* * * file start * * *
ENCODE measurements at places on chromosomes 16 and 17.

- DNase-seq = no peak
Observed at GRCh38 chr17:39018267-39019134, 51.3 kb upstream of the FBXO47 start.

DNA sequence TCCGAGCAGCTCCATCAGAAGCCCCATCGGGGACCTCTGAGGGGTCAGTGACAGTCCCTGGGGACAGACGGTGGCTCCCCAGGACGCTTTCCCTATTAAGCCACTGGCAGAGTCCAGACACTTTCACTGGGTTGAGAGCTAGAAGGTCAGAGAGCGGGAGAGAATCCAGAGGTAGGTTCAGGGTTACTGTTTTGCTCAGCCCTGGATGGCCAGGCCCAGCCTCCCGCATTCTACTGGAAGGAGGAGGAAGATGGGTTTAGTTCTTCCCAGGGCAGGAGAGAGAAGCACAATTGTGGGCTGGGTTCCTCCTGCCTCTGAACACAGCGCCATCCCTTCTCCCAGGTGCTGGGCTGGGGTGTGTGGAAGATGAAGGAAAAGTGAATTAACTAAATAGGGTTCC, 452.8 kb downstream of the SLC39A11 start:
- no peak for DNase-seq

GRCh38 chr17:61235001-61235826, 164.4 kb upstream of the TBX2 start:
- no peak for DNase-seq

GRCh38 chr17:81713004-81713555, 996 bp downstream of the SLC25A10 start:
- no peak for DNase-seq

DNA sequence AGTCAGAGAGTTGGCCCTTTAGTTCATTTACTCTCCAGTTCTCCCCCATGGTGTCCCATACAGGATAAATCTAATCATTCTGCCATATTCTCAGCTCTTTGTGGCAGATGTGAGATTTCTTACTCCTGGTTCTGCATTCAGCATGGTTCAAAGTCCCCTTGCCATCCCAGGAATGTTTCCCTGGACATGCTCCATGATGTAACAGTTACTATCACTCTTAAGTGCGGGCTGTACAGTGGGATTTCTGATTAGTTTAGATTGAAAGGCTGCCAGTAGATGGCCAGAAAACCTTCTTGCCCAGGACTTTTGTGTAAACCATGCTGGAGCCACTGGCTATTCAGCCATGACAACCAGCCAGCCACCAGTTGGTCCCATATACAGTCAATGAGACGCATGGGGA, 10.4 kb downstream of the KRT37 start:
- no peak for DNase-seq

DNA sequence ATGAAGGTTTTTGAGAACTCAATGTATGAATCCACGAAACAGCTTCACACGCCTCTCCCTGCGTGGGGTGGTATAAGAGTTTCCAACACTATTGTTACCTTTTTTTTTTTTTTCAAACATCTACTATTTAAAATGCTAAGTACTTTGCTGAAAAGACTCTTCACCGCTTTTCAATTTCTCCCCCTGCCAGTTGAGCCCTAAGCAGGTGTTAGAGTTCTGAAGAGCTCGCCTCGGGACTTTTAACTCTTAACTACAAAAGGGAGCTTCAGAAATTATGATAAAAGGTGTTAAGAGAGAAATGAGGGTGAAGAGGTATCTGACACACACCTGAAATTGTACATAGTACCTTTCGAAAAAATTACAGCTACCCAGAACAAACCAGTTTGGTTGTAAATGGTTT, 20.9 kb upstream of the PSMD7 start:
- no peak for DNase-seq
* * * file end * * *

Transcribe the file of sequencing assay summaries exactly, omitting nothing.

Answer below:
ENCODE measurements at places on chromosomes 16 and 17.

- DNase-seq = no peak
Observed at GRCh38 chr17:39018267-39019134, 51.3 kb upstream of the FBXO47 start.

DNA sequence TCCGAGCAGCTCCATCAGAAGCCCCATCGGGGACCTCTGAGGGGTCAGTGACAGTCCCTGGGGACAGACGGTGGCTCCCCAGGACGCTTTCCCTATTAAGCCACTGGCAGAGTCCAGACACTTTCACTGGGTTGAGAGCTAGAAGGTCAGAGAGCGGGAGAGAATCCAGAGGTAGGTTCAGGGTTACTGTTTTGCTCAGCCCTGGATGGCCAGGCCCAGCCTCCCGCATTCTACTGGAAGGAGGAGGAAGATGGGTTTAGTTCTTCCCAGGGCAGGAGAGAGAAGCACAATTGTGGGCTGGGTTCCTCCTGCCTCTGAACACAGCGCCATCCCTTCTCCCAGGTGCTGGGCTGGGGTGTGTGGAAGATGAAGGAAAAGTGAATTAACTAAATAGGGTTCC, 452.8 kb downstream of the SLC39A11 start:
- no peak for DNase-seq

GRCh38 chr17:61235001-61235826, 164.4 kb upstream of the TBX2 start:
- no peak for DNase-seq

GRCh38 chr17:81713004-81713555, 996 bp downstream of the SLC25A10 start:
- no peak for DNase-seq

DNA sequence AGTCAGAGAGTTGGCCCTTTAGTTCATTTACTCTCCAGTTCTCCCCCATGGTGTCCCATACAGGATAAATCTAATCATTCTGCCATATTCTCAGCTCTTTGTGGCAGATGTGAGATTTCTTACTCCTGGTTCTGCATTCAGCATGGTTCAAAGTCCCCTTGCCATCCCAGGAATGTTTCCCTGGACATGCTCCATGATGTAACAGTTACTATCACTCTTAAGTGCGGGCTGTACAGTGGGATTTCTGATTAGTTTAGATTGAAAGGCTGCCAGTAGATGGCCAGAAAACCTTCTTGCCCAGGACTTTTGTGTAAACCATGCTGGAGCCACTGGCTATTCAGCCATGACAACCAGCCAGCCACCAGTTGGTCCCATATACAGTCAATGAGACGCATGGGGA, 10.4 kb downstream of the KRT37 start:
- no peak for DNase-seq

DNA sequence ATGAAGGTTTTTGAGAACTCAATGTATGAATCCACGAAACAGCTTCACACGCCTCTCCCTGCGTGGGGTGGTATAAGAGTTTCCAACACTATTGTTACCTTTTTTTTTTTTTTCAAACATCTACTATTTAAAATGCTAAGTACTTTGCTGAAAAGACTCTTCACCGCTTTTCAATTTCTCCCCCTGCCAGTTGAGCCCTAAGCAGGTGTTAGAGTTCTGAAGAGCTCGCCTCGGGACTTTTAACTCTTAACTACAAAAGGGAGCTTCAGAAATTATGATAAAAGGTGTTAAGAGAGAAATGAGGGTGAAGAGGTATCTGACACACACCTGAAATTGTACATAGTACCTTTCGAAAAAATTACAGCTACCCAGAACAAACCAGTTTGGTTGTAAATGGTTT, 20.9 kb upstream of the PSMD7 start:
- no peak for DNase-seq